Wind blades dropped overboard during Ormonde maintenance

Wind blades dropped overboard during Ormonde maintenance

Wind turbine blades and additional components ended up in the sea while a jackup vessel was conducting scheduled maintenance works at the Ormonde offshore wind farm in the Irish Sea. MPI Adventure dropped three 61-metre turbine blades, a clamping tool and a rotor into the sea. 

According to a Kingfisher notice to mariners, the MPI Adventure, a vessel of Van Oord’s MPI Offshore, was conducting the maintenance works. Jacked up alongside Ormonde WTG B01, MPI Adventure dropped the blades and rotor weighing a total 126 tons and the 3100-kg clamping tool.

The notice further states that debris can be found on the seabed adjacent to the vessel and WTG B01 while the debris that fractured off from all blades has reached the shoreline. It is further stated that the debris linked to the incident could be widespread.

The vessel arrived on location on October 11 for maintenance works and the AIS data shows it is still on site. A video of the incident circulated the social media.

Vattenfall, the operator and partner in the Ormonde wind farm located some 10 kilometres off the coast of Barrow-in-Furness in the North-West of the UK, has launched an investigation into the incident. “An incident during planned maintenance at Ormonde offshore wind farm resulted in components falling into the sea. No-one was injured, but we alerted the relevant authorities immediately and we have launched a full investigation,” a Vattenfall spokesperson told Project Cargo Journal.

“In addition to determining what happened, our attention is focused on ensuring that any debris in the sea or washing up onshore is cleaned up as quickly as possible. We have also set up special reporting telephone line so that anyone who spots any debris washed up on land can alert our clean-up teams. They will then identify and remove it as quickly as possible.”

In a subsequent environmental notice, Vattenfall added that the debris is not harmful but it is best not to touch it, just to make sure everyone stays accident free. Vattenfall further stressed it is working on cleaning everything up as fast as possible, and has released an image with examples of debris as well as the aforementioned phone number (0333 4141 912).

Debris examples (ruler used for scale) Source: Vattenfal

In 2015 Vattenfall entered a partnership with Swedish pension group AMF. The partnership agreement means that AMF own a 49 percent share. Vattenfall continue to operate the wind farm as the majority shareholder. The site has been operational since 2011 and boasts 30 wind turbines with a total capacity of 150 megawatts.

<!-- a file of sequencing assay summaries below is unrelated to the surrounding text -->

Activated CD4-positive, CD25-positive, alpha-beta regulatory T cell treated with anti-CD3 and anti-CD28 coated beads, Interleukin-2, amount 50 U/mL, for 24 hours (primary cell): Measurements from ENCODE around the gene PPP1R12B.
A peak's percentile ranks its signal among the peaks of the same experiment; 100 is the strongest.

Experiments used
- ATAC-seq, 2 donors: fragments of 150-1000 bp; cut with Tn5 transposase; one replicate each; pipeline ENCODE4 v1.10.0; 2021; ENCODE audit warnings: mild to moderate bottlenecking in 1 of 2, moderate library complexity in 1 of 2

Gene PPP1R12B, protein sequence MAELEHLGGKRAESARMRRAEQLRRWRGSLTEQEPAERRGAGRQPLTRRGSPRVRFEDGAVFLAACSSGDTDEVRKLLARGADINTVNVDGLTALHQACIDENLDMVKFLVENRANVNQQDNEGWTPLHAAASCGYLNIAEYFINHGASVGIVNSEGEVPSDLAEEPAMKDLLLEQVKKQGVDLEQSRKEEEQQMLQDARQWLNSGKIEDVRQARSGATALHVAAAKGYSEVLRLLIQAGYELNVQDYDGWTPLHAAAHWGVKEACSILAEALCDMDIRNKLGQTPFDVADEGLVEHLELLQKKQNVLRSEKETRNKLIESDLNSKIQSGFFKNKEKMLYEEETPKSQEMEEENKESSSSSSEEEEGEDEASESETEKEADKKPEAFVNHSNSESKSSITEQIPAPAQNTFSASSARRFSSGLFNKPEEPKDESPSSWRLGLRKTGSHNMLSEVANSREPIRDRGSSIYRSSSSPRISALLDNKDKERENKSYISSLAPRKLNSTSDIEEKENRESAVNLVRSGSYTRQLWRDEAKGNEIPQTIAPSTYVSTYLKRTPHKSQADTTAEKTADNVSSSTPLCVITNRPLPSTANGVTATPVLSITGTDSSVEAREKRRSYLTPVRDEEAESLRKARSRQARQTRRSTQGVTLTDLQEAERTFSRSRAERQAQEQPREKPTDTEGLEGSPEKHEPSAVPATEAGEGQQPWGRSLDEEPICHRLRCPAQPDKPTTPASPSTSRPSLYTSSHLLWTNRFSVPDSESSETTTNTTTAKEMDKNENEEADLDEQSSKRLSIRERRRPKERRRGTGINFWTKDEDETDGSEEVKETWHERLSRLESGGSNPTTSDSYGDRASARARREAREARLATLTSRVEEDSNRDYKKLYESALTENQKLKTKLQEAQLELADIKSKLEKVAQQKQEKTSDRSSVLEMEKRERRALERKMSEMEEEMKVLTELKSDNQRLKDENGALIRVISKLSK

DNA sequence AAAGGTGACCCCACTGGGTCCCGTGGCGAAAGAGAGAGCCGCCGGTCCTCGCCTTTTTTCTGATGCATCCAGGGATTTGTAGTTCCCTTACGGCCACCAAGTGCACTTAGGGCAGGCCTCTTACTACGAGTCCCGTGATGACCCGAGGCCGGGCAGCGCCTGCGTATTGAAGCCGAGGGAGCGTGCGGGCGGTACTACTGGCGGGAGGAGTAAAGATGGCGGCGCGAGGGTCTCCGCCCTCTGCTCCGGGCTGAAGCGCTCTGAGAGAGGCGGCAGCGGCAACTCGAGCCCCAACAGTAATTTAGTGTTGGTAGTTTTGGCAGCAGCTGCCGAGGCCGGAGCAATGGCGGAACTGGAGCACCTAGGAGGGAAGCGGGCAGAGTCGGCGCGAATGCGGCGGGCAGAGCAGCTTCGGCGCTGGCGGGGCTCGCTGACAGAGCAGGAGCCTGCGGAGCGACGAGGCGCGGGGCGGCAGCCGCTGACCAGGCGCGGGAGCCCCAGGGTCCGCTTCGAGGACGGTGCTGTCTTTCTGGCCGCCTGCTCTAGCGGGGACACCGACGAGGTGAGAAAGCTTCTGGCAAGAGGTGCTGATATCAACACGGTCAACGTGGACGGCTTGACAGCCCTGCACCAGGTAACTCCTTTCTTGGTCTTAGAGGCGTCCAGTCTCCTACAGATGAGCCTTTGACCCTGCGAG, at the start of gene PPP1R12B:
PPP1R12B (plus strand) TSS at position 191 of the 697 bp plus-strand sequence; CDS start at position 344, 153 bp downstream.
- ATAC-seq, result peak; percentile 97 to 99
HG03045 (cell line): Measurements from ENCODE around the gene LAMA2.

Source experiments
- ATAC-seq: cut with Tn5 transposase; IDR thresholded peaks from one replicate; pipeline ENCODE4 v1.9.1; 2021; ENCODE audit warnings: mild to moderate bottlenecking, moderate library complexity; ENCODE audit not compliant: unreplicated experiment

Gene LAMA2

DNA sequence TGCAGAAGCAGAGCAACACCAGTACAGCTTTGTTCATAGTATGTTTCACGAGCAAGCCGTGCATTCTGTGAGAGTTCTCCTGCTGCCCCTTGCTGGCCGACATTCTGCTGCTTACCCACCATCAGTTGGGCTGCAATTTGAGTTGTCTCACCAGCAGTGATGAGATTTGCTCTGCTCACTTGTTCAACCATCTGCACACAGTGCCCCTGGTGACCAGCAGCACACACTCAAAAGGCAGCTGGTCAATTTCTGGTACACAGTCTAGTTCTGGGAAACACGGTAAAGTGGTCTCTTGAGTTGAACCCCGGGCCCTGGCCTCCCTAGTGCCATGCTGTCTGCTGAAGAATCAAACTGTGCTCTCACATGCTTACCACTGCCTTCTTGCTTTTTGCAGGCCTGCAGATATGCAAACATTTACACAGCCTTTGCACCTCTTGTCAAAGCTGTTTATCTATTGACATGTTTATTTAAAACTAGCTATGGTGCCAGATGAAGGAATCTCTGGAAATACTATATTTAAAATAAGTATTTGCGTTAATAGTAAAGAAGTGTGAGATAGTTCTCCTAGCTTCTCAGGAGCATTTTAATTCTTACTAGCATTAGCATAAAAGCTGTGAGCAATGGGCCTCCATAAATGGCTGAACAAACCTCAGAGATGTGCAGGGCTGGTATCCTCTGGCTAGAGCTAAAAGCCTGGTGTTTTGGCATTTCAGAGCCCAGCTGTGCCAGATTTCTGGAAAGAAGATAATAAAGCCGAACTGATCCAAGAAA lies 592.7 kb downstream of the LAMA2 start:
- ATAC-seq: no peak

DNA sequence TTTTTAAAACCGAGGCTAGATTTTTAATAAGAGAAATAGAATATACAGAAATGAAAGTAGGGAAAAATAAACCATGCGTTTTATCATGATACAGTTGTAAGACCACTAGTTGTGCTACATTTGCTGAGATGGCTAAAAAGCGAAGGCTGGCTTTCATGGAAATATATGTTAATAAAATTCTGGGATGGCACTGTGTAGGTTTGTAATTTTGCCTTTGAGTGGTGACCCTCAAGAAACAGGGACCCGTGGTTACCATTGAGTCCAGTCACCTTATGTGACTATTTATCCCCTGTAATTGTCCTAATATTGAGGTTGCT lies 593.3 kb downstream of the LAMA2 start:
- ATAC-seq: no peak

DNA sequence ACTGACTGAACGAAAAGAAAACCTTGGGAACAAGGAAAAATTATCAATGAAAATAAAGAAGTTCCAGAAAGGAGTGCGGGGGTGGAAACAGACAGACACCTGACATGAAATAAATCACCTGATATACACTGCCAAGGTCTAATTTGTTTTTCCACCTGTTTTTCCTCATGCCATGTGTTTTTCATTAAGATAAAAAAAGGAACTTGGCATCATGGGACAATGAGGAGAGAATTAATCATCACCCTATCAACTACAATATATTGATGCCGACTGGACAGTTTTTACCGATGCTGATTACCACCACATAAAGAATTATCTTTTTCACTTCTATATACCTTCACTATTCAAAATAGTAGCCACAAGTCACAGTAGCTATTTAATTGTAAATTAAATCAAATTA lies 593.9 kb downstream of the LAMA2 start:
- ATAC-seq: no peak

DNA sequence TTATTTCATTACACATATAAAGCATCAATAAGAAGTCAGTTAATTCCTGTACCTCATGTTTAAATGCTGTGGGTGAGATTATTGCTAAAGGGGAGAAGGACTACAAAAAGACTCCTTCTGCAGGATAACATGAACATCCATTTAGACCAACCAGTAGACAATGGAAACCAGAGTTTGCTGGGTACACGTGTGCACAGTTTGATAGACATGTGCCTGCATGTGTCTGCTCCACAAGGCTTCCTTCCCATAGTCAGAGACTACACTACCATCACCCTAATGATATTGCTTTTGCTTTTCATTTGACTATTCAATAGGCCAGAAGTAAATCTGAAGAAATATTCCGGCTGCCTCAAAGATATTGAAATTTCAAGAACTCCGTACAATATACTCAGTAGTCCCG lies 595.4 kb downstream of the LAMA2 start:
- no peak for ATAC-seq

Author: Adnan Bajic

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Wind blades dropped overboard during Ormonde maintenance | Project Cargo Journal
Wind blades dropped overboard during Ormonde maintenance

Wind blades dropped overboard during Ormonde maintenance

Wind turbine blades and additional components ended up in the sea while a jackup vessel was conducting scheduled maintenance works at the Ormonde offshore wind farm in the Irish Sea. MPI Adventure dropped three 61-metre turbine blades, a clamping tool and a rotor into the sea. 

According to a Kingfisher notice to mariners, the MPI Adventure, a vessel of Van Oord’s MPI Offshore, was conducting the maintenance works. Jacked up alongside Ormonde WTG B01, MPI Adventure dropped the blades and rotor weighing a total 126 tons and the 3100-kg clamping tool.

The notice further states that debris can be found on the seabed adjacent to the vessel and WTG B01 while the debris that fractured off from all blades has reached the shoreline. It is further stated that the debris linked to the incident could be widespread.

The vessel arrived on location on October 11 for maintenance works and the AIS data shows it is still on site. A video of the incident circulated the social media.

Vattenfall, the operator and partner in the Ormonde wind farm located some 10 kilometres off the coast of Barrow-in-Furness in the North-West of the UK, has launched an investigation into the incident. “An incident during planned maintenance at Ormonde offshore wind farm resulted in components falling into the sea. No-one was injured, but we alerted the relevant authorities immediately and we have launched a full investigation,” a Vattenfall spokesperson told Project Cargo Journal.

“In addition to determining what happened, our attention is focused on ensuring that any debris in the sea or washing up onshore is cleaned up as quickly as possible. We have also set up special reporting telephone line so that anyone who spots any debris washed up on land can alert our clean-up teams. They will then identify and remove it as quickly as possible.”

In a subsequent environmental notice, Vattenfall added that the debris is not harmful but it is best not to touch it, just to make sure everyone stays accident free. Vattenfall further stressed it is working on cleaning everything up as fast as possible, and has released an image with examples of debris as well as the aforementioned phone number (0333 4141 912).

Debris examples (ruler used for scale) Source: Vattenfal

In 2015 Vattenfall entered a partnership with Swedish pension group AMF. The partnership agreement means that AMF own a 49 percent share. Vattenfall continue to operate the wind farm as the majority shareholder. The site has been operational since 2011 and boasts 30 wind turbines with a total capacity of 150 megawatts.

Author: Adnan Bajic

Add your comment

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Log in through one of the following social media partners to comment.